The National Physical Laboratory began a series of experiments to study new aluminium alloys. Experimental series "Y" was successful, and gave its name to the new alloy.[4] Like duralumin, this was a 4% copper alloy, but with the addition of 2% nickel and 1.5% magnesium.[4] This addition of nickel was an innovation for aluminium alloys. These alloys are one of the three main groups of high-strength aluminium alloys, the nickel-aluminium alloys having the advantage of retaining strength at high temperatures.

The alloy was first used in the cast form, but was soon used for forging as well. One of the most pressing needs was to develop reliable pistons for aircraft engines. The first experts at forging this alloy were Peter Hooker Limited of Walthamstow, who were better known as The British Gnôme and Le Rhône Engine Co.[5] They license-built the Gnôme engine and fitted it with pistons of Y alloy, rather than their previous cast iron.[5] These pistons were highly successful, although impressions of the alloy as a panacea suitable for all applications were less successful; a Gnôme cylinder in Y alloy failed on its first revolution.[6] Frank Halford used connecting rods of this alloy for his de Havilland Gipsy engine, but these other uses failed to impress Rod Banks.[5]

Air Ministry Specification D.T.D 58A of April 1927 specified the composition and heat treatment of wrought Y alloy.[7] The alloy became extremely important for pistons, and for engine components in general, but was little used for structural members of airframes.[7]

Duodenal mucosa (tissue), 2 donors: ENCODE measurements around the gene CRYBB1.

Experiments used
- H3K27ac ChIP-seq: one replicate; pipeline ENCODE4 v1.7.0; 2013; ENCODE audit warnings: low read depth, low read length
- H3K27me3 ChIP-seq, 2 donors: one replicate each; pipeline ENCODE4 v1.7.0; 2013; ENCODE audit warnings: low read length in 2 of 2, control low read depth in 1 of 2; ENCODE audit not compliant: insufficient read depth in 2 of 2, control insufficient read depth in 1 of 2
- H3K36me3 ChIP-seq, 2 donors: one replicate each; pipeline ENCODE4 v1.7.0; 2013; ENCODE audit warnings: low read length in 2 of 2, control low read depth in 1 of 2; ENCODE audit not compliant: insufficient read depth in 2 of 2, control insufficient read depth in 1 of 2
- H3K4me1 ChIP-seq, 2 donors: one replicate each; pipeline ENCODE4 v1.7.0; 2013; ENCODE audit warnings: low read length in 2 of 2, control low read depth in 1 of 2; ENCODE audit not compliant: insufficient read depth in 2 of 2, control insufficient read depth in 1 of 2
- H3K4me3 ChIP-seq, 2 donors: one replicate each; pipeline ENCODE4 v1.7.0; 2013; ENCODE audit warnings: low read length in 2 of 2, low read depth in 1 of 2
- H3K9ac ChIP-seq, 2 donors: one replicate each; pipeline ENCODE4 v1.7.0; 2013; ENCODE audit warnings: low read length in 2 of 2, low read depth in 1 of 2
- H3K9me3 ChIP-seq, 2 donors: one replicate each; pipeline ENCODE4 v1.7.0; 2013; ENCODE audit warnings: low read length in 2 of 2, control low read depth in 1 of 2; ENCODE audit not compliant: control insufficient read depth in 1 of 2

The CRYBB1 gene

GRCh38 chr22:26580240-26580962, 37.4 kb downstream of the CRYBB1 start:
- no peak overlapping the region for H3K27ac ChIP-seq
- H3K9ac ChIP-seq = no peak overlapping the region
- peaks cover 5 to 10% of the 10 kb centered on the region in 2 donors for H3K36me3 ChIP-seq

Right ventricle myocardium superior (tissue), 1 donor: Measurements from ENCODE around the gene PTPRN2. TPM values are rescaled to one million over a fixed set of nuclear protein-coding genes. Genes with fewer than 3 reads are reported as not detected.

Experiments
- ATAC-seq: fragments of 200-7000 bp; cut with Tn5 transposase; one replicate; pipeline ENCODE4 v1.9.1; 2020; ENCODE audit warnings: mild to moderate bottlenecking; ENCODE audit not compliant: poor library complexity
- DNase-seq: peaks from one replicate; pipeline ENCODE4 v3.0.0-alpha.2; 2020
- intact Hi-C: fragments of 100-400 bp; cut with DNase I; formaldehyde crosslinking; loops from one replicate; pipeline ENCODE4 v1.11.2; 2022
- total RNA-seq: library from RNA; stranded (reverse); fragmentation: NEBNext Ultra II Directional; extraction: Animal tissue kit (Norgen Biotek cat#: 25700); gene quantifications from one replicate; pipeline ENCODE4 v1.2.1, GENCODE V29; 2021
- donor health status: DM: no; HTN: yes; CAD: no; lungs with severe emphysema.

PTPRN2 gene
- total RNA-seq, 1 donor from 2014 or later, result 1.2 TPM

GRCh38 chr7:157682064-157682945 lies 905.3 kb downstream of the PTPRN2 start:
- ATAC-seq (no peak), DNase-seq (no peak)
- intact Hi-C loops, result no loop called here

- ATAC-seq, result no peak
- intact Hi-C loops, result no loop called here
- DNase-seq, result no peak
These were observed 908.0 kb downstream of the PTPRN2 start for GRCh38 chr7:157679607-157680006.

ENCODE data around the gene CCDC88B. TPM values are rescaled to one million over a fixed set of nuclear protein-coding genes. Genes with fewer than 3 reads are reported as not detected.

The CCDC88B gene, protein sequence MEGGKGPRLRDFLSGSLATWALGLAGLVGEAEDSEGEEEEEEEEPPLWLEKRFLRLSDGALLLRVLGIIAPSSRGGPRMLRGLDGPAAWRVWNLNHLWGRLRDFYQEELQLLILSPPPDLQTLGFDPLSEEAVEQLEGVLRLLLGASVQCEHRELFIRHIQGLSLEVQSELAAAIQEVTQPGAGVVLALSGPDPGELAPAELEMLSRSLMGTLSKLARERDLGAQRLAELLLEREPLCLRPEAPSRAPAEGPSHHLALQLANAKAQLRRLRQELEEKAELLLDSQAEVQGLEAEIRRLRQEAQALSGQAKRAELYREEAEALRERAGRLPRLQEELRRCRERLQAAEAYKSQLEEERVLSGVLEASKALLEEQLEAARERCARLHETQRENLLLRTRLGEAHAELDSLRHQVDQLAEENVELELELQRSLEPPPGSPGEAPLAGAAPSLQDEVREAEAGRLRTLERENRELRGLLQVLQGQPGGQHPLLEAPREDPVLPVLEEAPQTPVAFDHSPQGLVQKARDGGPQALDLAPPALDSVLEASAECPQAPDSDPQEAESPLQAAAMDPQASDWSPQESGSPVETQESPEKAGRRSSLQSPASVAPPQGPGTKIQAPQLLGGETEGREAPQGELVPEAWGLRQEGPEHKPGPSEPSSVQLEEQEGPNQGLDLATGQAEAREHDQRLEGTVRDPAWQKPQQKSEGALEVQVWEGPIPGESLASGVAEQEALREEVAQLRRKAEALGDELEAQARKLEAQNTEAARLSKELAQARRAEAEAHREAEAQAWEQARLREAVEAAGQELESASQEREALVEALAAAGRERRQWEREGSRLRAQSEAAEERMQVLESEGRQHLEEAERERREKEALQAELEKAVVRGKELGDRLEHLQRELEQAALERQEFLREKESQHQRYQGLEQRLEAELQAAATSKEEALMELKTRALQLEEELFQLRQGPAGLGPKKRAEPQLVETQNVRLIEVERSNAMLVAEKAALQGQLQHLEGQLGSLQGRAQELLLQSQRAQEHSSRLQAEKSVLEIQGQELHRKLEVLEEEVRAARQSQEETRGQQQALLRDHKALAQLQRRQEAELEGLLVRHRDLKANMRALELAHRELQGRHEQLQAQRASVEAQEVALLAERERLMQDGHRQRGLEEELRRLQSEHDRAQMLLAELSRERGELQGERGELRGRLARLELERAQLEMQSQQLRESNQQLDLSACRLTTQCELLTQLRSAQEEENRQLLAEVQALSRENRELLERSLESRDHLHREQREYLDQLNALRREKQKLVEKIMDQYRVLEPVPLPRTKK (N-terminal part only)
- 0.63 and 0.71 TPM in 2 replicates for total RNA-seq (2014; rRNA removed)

In the late 1920s, further research on nickel-aluminium alloys gave rise to the successful Hiduminium or "R.R. alloys", developed by Rolls-Royce.[8][9]

Alloy composition

Composition[2]
Aluminium 92.5%
Copper 4.0%
Nickel 2.0%
Magnesium 1.5%

Heat treatment

As for many of the aluminium alloys, Y alloy age hardens spontaneously at normal temperatures after solution heat treating. The heat treatment is to heat it to 500 to 520 °C (932 to 968 °F) for 6 hours, then to allow it to age naturally for 7–10 days.[2] The precipitation hardening that takes place during this ageing forms precipitates of both CuAl2 and NiAl3.[4]

The times required depend on the grain structure of the alloy. Forged parts have the coarsest eutectic masses and so take the longest times. When cast, chill casting is favoured over sand casting as this gives a finer structure that is more amenable to heat treatment.[4]

  1. ^ FJ Camm (January 1944). "Y alloy". Dictionary of Metals and Alloys (3rd ed.). p. 128. 
  2. ^ a b c Rollason, E.C. "Y alloy". Metallurgy for Engineers. Edward Arnold. pp. 277–279. 
  3. ^ FJ Camm (January 1944). "Duralumin". Dictionary of Metals and Alloys (3rd ed.). p. 42. 
  4. ^ a b c d Higgins, Raymond A. (1983). Part I: Applied Physical Metallurgy. Engineering Metallurgy (5th ed.). Hodder & Stoughton. pp. 435–438. ISBN 0-340-28524-9. 
  5. ^ a b c Banks, Air Commodore F.R. (Rod) (1978). I Kept No Diary. Airlife. p. 63. ISBN 0-9504543-9-7. 
  6. ^ Banks, I Kept No Diary, p. 69
  7. ^ a b Murphy, A.J. (1966). "Materials in Aircraft Structures". J. Royal Aeronautical Society. 70 (661): 117. ISSN 0368-3931. 
  8. ^ FJ Camm (January 1944). "Hiduminium". Dictionary of Metals and Alloys (3rd ed.). p. 58. 
  9. ^ FJ Camm (January 1944). "R.R. Alloys". Dictionary of Metals and Alloys (3rd ed.). p. 102.